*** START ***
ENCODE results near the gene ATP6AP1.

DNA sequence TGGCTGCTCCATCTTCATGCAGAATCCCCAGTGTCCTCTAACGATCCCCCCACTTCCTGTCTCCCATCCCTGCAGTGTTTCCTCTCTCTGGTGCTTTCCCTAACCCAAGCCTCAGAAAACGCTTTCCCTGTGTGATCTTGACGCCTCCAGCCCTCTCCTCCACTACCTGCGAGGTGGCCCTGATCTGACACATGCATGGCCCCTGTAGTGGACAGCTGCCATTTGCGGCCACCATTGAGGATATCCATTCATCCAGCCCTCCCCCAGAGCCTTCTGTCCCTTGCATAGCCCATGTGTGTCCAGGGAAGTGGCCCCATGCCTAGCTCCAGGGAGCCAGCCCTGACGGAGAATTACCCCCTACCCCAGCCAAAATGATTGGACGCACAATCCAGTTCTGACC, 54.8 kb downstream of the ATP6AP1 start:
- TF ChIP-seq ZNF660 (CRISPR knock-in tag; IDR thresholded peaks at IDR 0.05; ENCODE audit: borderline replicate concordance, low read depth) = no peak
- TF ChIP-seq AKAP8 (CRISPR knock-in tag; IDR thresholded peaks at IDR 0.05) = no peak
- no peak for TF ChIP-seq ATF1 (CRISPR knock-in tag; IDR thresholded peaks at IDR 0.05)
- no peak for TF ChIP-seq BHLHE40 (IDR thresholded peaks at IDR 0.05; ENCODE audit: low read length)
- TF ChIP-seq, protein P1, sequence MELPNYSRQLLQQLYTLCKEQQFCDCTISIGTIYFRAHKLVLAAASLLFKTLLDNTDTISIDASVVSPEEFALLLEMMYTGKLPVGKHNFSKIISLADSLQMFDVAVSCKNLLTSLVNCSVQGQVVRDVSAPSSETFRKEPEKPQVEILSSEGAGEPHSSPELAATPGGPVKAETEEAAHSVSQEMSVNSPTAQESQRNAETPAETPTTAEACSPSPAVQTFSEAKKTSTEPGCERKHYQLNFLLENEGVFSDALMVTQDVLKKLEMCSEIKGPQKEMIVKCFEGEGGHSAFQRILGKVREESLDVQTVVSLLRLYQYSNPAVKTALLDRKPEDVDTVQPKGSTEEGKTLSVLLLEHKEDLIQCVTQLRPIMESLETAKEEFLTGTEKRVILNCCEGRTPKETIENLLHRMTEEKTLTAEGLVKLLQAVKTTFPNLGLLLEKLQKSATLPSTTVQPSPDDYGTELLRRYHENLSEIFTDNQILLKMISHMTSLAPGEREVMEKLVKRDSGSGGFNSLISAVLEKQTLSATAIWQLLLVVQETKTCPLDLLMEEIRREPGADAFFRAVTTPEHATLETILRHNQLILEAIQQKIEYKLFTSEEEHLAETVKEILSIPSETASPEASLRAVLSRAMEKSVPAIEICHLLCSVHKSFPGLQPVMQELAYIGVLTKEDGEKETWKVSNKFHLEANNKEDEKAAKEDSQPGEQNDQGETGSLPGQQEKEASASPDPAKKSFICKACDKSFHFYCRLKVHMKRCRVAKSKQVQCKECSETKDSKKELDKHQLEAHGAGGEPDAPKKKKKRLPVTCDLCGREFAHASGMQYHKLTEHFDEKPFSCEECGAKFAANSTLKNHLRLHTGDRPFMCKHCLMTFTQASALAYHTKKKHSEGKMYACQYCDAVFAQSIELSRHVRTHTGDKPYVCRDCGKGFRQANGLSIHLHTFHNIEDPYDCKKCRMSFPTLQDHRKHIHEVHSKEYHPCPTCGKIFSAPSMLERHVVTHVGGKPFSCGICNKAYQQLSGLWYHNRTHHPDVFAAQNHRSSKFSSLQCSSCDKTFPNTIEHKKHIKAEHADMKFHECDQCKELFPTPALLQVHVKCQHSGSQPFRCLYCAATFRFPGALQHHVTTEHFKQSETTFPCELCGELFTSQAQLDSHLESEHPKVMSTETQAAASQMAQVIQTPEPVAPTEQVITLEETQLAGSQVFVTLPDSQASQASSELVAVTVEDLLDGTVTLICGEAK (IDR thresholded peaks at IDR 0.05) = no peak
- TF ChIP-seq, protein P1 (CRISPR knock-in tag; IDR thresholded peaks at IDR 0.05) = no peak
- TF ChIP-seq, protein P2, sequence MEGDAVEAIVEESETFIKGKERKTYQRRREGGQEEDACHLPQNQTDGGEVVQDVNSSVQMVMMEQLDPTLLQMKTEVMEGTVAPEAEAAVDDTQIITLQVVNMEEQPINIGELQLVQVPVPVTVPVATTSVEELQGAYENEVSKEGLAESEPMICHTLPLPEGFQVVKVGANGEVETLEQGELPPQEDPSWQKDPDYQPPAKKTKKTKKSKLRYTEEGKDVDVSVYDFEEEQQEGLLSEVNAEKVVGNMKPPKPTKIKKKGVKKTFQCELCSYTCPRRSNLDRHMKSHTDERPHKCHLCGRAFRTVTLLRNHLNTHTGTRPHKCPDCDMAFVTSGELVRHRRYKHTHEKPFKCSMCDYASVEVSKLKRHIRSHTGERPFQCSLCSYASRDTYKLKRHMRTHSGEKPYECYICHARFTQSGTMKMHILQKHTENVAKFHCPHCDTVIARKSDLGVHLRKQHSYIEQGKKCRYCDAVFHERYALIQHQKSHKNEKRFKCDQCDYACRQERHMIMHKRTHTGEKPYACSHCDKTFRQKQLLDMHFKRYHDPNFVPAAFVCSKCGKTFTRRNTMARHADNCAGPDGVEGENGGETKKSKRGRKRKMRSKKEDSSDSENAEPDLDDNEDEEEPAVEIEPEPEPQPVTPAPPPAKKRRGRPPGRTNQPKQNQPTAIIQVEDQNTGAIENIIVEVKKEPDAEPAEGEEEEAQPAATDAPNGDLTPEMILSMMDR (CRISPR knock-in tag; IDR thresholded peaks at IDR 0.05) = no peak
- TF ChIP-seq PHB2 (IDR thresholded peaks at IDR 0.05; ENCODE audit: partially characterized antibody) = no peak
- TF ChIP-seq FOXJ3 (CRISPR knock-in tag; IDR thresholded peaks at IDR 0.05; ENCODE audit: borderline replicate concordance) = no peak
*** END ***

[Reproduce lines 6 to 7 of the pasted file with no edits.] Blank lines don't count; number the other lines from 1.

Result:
- no peak for TF ChIP-seq BHLHE40 (IDR thresholded peaks at IDR 0.05; ENCODE audit: low read length)
- TF ChIP-seq, protein P1, sequence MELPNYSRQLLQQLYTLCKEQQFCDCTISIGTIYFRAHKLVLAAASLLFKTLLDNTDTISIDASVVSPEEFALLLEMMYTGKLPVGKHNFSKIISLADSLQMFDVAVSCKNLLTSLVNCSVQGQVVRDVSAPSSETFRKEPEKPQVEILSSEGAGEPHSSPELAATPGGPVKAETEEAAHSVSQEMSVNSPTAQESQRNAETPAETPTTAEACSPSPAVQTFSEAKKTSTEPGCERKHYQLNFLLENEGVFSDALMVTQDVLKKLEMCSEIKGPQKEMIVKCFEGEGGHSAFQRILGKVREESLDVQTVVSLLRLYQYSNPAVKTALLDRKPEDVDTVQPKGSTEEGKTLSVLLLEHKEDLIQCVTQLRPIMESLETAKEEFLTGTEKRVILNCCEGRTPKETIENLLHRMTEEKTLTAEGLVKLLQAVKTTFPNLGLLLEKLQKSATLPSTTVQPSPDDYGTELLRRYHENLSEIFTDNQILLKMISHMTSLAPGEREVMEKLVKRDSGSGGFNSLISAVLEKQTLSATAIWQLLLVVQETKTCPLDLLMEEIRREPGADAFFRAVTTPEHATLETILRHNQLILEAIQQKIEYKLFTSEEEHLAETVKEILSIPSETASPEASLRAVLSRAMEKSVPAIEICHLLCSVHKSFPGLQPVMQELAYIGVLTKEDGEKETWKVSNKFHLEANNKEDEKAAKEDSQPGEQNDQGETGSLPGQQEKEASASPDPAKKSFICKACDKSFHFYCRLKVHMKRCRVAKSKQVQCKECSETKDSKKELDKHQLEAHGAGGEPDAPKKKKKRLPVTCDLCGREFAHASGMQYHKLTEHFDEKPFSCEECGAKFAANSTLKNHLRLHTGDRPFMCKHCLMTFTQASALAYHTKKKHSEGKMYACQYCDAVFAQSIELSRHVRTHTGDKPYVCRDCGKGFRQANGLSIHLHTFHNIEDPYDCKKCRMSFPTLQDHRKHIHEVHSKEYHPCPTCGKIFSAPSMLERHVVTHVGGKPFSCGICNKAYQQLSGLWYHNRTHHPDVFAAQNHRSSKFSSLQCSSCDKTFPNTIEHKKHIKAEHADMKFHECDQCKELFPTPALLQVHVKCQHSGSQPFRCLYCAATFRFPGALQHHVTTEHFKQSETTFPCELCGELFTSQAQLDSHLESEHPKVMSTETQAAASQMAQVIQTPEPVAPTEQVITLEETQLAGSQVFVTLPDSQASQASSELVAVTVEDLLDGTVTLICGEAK (IDR thresholded peaks at IDR 0.05) = no peak